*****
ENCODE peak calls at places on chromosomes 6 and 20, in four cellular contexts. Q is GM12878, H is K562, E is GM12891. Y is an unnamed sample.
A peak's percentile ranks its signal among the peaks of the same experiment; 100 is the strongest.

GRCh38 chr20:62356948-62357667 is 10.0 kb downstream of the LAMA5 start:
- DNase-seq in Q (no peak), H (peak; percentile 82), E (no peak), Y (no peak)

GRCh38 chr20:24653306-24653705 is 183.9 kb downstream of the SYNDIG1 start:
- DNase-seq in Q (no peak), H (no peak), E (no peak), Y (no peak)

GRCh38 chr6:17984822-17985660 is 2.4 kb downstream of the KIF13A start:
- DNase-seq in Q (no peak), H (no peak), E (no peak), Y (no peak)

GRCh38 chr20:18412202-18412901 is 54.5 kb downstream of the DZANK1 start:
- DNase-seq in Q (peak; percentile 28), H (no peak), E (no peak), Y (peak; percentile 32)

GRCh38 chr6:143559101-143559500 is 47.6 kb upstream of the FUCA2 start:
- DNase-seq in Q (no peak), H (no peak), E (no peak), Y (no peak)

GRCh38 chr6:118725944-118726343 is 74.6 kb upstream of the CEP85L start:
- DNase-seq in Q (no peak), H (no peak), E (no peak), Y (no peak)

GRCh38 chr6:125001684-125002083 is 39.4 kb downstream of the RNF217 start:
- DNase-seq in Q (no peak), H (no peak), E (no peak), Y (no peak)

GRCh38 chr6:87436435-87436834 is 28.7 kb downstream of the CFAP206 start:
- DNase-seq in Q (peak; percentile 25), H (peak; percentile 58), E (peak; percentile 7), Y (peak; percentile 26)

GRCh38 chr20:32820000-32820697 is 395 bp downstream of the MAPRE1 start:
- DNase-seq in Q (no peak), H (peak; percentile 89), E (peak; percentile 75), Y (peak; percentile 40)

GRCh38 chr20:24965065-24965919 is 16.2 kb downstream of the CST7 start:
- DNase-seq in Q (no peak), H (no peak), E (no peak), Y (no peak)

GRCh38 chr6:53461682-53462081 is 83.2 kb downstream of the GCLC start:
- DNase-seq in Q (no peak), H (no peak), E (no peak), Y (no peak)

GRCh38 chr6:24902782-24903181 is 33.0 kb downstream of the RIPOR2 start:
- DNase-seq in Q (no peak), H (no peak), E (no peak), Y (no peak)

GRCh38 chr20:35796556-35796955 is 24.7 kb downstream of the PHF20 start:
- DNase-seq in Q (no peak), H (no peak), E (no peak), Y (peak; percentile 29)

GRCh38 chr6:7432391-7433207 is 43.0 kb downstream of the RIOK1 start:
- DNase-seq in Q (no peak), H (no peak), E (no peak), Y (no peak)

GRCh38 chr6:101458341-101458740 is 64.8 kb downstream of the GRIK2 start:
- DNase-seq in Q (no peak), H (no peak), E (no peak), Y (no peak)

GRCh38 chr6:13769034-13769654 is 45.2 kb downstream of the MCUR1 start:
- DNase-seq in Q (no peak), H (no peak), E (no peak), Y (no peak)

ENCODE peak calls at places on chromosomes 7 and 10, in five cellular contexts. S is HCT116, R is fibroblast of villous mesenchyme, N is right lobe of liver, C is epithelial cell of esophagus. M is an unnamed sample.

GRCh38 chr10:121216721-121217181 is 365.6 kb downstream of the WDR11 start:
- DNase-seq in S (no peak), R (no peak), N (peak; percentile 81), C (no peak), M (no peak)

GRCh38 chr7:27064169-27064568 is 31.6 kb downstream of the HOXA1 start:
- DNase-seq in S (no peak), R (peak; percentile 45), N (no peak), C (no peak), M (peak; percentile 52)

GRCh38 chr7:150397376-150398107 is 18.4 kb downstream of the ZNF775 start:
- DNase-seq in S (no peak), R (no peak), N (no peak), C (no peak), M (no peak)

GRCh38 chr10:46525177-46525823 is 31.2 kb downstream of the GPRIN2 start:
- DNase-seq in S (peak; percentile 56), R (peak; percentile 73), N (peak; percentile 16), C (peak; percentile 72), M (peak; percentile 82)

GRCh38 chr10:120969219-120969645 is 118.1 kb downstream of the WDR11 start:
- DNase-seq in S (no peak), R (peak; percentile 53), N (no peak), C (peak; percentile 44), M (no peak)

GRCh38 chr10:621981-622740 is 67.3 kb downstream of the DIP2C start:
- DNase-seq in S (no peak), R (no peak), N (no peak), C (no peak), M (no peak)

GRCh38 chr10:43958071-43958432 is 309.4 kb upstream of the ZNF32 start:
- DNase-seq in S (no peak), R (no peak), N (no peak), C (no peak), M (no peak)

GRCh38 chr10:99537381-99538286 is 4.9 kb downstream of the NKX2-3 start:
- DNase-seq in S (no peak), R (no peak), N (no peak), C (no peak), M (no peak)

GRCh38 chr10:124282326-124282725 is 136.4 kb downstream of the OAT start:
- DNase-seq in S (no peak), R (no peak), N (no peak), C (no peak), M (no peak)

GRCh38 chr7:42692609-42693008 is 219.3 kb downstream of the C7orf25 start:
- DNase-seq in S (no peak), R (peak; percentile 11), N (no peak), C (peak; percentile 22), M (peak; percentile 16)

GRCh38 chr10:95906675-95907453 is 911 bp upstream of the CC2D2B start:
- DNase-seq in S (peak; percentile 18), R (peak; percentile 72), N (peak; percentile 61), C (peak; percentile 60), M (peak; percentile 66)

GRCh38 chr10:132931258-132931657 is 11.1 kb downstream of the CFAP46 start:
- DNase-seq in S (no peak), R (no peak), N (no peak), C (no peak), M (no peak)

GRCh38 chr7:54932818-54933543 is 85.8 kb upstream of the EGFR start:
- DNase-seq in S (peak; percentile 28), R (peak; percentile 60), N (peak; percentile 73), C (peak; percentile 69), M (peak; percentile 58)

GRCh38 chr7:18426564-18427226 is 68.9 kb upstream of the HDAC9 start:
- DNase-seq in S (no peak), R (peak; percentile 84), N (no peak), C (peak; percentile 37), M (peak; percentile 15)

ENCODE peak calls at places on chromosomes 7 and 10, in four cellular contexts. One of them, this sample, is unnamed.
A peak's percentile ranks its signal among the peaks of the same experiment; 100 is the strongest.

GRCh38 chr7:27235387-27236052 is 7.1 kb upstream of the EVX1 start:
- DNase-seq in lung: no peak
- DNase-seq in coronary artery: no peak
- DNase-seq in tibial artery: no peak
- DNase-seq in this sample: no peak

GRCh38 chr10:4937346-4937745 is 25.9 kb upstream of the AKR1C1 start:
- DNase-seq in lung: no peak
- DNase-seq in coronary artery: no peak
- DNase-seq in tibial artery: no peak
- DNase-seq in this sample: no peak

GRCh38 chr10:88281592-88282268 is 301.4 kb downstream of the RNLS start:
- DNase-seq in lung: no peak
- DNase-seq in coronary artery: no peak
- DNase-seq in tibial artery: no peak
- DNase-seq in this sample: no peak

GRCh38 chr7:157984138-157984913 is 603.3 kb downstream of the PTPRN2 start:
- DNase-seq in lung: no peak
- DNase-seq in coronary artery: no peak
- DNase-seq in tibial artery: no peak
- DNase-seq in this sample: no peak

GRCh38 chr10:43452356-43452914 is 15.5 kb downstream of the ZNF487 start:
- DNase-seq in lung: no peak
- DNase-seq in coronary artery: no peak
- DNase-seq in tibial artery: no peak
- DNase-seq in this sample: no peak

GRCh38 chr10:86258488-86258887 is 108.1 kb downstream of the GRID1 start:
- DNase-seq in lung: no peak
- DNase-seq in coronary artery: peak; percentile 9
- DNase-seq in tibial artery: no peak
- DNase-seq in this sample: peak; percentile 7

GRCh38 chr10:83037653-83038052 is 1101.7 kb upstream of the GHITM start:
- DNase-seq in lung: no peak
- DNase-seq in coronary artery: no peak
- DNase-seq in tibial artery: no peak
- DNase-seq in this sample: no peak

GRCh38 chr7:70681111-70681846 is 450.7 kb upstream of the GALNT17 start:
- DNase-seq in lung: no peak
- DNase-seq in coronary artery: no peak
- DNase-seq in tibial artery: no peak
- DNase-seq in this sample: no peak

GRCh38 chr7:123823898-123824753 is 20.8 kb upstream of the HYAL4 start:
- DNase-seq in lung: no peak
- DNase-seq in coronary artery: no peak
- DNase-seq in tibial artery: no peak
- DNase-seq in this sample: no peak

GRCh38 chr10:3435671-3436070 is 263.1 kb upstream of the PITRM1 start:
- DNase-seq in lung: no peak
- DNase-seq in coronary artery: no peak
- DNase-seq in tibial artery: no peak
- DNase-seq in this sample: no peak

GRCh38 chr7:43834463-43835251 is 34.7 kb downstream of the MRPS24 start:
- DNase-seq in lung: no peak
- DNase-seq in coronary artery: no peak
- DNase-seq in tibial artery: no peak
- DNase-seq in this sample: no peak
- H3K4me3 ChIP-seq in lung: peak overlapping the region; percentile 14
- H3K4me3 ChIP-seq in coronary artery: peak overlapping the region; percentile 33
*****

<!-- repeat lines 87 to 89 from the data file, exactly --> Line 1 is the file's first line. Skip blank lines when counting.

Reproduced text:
- DNase-seq in lung: no peak
- DNase-seq in coronary artery: no peak
- DNase-seq in tibial artery: no peak